Spacing consistency[Prettier] Bracket Spacing can be replaced by [ESLint] Object-curly-spacing :object-curly-spacing: ["error", "always"]But it also exists [ESLint] Array-bracket-spacing and [ESLint] Space-in-parens to configure spaces in arrays and parenthesis, or [ESLint] comma-spacing for … commas !The options allow to specifically tune spaces for nested brackets, nested arrays in brackets, …JSX Brackets position[Prettier] JSX Brackets can be replaced by [ESLint/React] Jsx-closing-bracket-location which is part of eslint-plugin-react :react/jsx-closing-bracket-location: [1, "ligne-aligned"]It exists other positions, like always after the props, or aligned with the open tag.

Of course, the plugin also have a lot of other rules available.

Arrow function parentheses[Prettier] Arrow Function Parentheses can be replaced by [ESLint] Arrow-parens :arrow-parens: ["error", "as-needed"]An option is available to always use parenthesis only for arrow functions with a “block” body (with curly brackets).

[ESLint] Arrow-body-style let you set the body style of arrow functions.

End of lines[Prettier] End of Line is almost equivalent to [ESLint] Linebreak-style but this last one doesn’t have an “auto” mode like Prettier.

So the “closest” behaviour is to disable the rule :linebreak-style: 0Specific parser[Prettier] Parser is not really a rule, but can be configured in ESLint parser options.

Files to format[Prettier] File Path can be achieved with ESLint configuration or CLI parameters, and honestly, ESLint documentation is more obvious and clear than Prettier one so it allows a lot more.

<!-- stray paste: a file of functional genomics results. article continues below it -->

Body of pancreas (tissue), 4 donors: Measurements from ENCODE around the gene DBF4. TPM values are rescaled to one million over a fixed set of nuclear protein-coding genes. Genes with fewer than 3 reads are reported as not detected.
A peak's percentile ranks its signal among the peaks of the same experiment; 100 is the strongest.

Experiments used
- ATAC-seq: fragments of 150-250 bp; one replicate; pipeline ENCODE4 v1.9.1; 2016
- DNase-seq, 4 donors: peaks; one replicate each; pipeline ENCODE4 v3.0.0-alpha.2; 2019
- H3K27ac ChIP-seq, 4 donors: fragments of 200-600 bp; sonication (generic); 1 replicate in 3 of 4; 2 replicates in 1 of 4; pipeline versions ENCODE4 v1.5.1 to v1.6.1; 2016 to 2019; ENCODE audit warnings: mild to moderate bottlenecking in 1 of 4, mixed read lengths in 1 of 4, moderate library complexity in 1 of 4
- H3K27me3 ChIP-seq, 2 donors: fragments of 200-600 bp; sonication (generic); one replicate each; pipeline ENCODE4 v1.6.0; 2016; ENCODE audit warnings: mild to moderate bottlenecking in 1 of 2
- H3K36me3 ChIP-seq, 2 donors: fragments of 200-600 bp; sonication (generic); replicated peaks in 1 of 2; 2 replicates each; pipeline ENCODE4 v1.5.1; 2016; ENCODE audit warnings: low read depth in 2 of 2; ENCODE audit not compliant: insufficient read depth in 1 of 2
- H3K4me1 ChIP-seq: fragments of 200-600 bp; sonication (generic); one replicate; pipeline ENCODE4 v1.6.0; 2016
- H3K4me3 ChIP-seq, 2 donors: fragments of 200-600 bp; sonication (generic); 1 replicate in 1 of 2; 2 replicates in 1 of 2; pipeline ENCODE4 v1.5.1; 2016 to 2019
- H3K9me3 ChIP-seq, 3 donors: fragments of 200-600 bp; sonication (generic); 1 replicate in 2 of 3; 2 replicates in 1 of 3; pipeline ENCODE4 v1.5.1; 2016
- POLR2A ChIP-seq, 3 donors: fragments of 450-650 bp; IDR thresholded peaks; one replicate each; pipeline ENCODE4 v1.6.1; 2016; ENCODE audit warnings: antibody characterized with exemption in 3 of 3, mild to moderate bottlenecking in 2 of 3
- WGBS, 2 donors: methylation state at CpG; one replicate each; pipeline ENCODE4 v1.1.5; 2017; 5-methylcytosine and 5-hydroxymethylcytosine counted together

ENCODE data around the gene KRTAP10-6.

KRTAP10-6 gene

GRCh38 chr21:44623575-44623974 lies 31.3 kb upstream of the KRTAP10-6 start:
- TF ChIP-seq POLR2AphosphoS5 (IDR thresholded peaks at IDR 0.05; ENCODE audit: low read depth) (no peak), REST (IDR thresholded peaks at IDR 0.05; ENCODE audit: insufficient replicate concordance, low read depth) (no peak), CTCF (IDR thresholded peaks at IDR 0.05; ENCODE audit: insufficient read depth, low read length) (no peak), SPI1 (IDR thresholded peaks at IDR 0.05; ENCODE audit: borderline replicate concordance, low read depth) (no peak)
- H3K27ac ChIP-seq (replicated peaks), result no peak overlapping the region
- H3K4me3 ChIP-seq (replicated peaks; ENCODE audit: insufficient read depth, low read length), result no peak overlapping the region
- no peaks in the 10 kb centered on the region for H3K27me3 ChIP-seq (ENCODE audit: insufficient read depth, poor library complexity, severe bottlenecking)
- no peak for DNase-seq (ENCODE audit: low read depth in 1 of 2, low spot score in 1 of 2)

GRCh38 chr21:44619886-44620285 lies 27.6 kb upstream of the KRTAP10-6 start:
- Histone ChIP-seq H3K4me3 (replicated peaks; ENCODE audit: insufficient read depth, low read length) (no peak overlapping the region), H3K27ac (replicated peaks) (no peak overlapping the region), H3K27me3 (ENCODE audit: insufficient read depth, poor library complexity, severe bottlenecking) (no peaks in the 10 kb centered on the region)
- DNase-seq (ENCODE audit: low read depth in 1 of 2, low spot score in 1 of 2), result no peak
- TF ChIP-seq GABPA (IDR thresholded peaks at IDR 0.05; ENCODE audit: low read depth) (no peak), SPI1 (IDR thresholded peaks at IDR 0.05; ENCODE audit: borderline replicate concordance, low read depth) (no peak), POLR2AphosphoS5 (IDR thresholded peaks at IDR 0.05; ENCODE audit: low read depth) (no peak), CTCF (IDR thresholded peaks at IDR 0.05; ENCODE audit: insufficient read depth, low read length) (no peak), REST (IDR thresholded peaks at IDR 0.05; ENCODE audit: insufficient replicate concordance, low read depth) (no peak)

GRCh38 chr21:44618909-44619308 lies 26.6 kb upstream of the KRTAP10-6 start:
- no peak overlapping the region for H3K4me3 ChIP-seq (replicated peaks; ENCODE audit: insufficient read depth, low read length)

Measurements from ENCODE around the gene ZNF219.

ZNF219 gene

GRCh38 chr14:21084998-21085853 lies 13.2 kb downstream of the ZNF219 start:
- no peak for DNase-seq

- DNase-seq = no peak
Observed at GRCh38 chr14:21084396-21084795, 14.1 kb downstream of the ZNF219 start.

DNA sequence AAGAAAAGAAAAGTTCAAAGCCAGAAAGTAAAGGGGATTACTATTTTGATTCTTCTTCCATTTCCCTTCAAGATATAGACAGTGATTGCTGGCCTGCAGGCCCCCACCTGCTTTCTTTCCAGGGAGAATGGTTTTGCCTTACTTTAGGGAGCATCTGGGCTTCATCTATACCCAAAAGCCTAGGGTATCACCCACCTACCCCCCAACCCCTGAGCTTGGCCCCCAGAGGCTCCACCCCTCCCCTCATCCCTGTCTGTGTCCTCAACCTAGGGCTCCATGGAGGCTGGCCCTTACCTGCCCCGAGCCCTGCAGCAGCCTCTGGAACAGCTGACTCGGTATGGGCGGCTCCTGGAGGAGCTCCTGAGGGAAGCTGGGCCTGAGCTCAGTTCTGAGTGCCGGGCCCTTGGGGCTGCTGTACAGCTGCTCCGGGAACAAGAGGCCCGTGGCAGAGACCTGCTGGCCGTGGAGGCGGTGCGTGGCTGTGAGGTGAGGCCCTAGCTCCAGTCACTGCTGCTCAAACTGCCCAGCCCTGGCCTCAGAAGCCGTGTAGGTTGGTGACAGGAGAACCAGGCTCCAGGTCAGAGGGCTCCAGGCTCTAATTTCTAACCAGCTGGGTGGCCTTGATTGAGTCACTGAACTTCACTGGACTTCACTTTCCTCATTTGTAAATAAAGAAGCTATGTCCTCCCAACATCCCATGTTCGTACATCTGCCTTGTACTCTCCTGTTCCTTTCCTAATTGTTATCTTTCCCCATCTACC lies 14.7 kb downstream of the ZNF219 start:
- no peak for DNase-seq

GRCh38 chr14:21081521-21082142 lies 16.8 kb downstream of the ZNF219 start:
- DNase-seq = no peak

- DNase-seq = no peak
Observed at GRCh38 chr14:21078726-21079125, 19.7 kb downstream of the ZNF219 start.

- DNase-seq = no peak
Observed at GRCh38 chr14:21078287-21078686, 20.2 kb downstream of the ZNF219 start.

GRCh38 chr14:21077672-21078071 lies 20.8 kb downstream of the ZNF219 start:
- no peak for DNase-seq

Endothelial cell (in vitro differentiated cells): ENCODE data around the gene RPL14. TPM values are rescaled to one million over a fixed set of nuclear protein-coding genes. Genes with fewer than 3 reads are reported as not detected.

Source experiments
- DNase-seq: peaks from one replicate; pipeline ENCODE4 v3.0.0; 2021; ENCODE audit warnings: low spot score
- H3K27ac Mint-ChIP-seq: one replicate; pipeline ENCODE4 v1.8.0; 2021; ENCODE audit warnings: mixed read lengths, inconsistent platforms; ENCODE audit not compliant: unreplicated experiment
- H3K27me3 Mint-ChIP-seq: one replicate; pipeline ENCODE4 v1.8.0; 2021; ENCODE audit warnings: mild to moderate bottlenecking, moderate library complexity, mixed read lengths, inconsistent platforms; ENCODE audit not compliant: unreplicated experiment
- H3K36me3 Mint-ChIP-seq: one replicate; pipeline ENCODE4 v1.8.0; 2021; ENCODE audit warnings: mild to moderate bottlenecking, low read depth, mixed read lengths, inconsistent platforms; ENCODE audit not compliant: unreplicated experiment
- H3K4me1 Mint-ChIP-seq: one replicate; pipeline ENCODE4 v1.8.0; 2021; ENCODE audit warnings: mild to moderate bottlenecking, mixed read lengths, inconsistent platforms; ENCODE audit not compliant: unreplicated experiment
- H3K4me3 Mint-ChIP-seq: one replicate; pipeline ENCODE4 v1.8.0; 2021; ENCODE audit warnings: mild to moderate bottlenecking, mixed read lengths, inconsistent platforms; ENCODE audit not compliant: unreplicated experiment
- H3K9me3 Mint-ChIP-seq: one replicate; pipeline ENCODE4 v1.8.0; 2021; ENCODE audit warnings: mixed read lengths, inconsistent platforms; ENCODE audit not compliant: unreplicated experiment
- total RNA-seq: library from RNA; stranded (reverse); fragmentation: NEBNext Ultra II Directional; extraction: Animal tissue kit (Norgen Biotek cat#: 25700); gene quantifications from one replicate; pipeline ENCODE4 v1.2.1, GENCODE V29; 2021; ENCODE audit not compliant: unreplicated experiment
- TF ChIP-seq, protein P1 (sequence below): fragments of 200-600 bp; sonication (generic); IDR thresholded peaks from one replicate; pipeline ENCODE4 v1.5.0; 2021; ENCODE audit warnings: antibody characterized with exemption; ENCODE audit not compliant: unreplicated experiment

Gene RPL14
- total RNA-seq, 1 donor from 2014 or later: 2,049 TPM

The options not available (or not easily) in ESLintComplete rewriting : as a “linter”, ESLint is more focused in “warning” you when something goes wrong, than rewriting.

So some rules doesn’t have an automatic resolution when using eslint –fix.

For example[Prettier] Range allows to format a segment of the files, only.

As I know, ESLint doesn’t have a configuration to do that “out-of-the-box”, but maybe a plugin could do the job[Prettier] Require pragma & [Prettier] Insert Pragma are probably the Prettier feature which are missing the most in ESLint, because it allows to “softly” migrate a code base.

But, as ESLint is more configurable, you can achieve the same thing with overrides and with turning errors into warnings[Prettier] Prose Wrap is a “markdown” specific rule, and I don’t know an equivalent in ESLint.

Maybe something is achievable with overrides and [ESLint] No trailing space[Prettier] HTML Whitespace Sensitivity is not addressed by ESLint, as I know.

I use the following trick when it happens (which is not so ugly in an IDE, configured to color HTML comments in a soft color) :<div><!—->Ne se dici quod cognatione inter vinculum <!—->dici disciplina dici disciplina nos dici <!—->nos quod in alia disciplina disciplina <!—->cognatione nobis dicendi nobis disciplina <!—->uni habent artes ne artes et uni aut quae <!—->huic continentur ratio et ita dicendi studio.

</div>[Prettier] End of Line : pay attention to the absence of “auto” mode, event if I think nowadays, it should not be a problem to enforce lf in most of the projects.

TLDR & DisclaimerAs I am not a big fan of prettier, I don’t used to have it formatting my code, so I can’t ensure the given ESLint rules are exactly achieving the same formatting than Prettier.

But I think it give you a good start to break your chains.

rules: { "max-len": ["error", { code: 80 }], "indent": ["error", 2], "semi": ["error", "always"], "quotes": ["error", "double"], "comma-dangle": ["error", "never"], "object-curly-spacing": ["error", "always"], "react/jsx-closing-bracket-location": [1, "line-aligned"], "arrow-parens": ["error", "as-needed"], "linebreak-style": 0,}If you have any suggestions, improvements, plugins, please comment !.. More details

Leave a Reply